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Octopus Energy bets big on heat pumps to cut customers’ energy bills

In a Slough warehouse engineers are testing an alternative green energy supply.

By Matt Oliver

‘It’s some serious f------- science we’re doing here,” Greg Jackson declares proudly as he gestures around a lofty warehouse in Slough. “I wake up every day and feel good about it,” his colleague Peter Konowalczyk adds. “I believe we are changing the world.”

Jackson and Konowalczyk are not working on a cure for cancer or a magic pill to deliver clean water to Africa. From this warehouse in a sleepy trading estate in Slough, the pair are working on something much more prosaic – but perhaps no less consequential: heat pumps.

The electrically powered devices, slated to eventually replace gas boilers in the vast majority of homes, could help save the planet by slashing our carbon emissions, according to supporters such as Jackson.

Working like fridges in reverse, they absorb heat from outside air and compress it to increase temperature in people’s homes. They are four times more energy efficient than gas boilers and six times more than burning hydrogen for heating, potentially offering the promise of cheaper bills to those who install them. Jackson says this simple arithmetic is why his company has decided to back them.

“Ye cannae change the laws of physics!,” the chief executive quips, quoting Star Trek’s famous engineer, Scotty.

Jackson, a Cambridge economics graduate, founded green energy supplier Octopus Energy in 2015 and has grown it rapidly to serve over three million domestic customers. Now, he is hoping to convince many of them to install heat pumps. Octopus has set up a £10m research and development centre in Slough aimed at making them cheaper and easier to install.

Inside the R&D centre, he beams proudly at two newly built houses, before unexpectedly giving one of them a big kick, just to prove it isn’t made of plasterboard. “See,” he grins, “it’s an actual, proper house!”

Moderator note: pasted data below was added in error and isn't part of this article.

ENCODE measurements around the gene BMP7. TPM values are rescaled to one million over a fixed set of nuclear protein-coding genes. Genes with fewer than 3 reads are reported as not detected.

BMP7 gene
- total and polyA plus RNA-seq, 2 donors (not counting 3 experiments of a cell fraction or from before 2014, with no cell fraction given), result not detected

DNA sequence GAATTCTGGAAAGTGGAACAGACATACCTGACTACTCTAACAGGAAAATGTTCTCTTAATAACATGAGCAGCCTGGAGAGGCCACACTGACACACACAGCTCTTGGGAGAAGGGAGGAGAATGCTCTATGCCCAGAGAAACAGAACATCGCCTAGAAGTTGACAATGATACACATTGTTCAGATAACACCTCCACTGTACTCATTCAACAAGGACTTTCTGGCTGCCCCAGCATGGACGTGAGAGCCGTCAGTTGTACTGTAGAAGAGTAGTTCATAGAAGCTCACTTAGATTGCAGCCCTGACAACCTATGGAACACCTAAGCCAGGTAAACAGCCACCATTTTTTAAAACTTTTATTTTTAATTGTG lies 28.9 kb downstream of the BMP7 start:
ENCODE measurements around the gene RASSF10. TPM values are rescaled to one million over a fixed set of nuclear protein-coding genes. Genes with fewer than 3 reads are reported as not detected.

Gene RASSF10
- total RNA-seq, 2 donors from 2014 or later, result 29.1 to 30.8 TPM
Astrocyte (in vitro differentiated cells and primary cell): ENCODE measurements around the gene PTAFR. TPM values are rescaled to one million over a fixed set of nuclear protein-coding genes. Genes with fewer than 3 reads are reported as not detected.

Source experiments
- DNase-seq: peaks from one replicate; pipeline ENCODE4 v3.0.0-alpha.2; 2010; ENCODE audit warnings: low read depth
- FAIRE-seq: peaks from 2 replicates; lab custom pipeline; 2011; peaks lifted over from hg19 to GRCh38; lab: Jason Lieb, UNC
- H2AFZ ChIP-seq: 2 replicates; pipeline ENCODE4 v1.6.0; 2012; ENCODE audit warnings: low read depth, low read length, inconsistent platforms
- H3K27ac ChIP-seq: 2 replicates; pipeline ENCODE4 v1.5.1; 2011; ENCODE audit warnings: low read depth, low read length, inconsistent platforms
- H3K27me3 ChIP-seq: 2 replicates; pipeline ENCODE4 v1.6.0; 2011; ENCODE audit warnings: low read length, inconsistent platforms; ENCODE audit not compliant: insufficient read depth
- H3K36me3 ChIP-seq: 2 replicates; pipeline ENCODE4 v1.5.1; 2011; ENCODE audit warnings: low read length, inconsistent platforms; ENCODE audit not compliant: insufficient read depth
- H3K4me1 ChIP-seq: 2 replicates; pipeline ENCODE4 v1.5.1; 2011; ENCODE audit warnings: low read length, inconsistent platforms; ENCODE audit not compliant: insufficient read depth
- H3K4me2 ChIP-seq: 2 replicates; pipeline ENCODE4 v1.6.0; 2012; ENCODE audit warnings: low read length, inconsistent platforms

The full-size properties – both three-bed, one in the style of a red brick 1970s semi and the other built to modern standards – are laboratories to test how well heat pumps work in different types of homes. At the moment the devices are relatively uncommon, owing to their huge cost, space requirements and what proponents insist is an undeserved reputation for worse performance.

A heat pump can cost between £7,000 and £13,000 to install, according to Which?, compared to around £3,000 for a gas boiler.

Only 54,000 were installed domestically in 2021. That is an improvement on 2020’s figure of 37,000 but still dwarfed by the 1.7m gas boilers installed annually.

Efforts to turn the tide on heat pumps have thus far largely stalled. The Government’s scheme to hand those who install heat pumps a voucher worth £5,000 has also got off to a disappointing start: official figures show barely more than 5,700 people have sought to take up the offer so far, out of a possible 30,000 vouchers available this year.

Against a Whitehall target for 600,000 pumps to be installed annually by 2028, it doesn’t look very promising. Then again, electric cars had their doubters in the early days too. “Elon Musk and Tesla took electric cars from a niche thing to something that people aspired to own,” Jackson says. “Now every manufacturer is clamouring to get behind them.”

He believes the scepticism will melt away once heat pumps are proven to work in millions of homes across the UK. Octopus could be the Tesla of heat pumps if that proves to be the case.

The company has doubled down on the technology, buying a business that makes heat pumps – Northern Ireland-based Renewable Energy Devices – and announcing plans to train 1,000 plumbers a year who will install them. Which brings us back to why Octopus has built its own houses.

Jackson freely admits heat pumps aren’t as efficient in draughty Victorian and Georgian homes, so he and his colleagues are focusing their efforts on the roughly 40pc of Britain’s housing stock that can get the devices bolted on immediately without issue.

This applies to most homes built since the 1970s under more modern building regulations (hence the red brick semi). Jackson has tasked a crack team of “boffins” at the Octopus warehouse in Slough with making the devices even more efficient and bringing down their cost.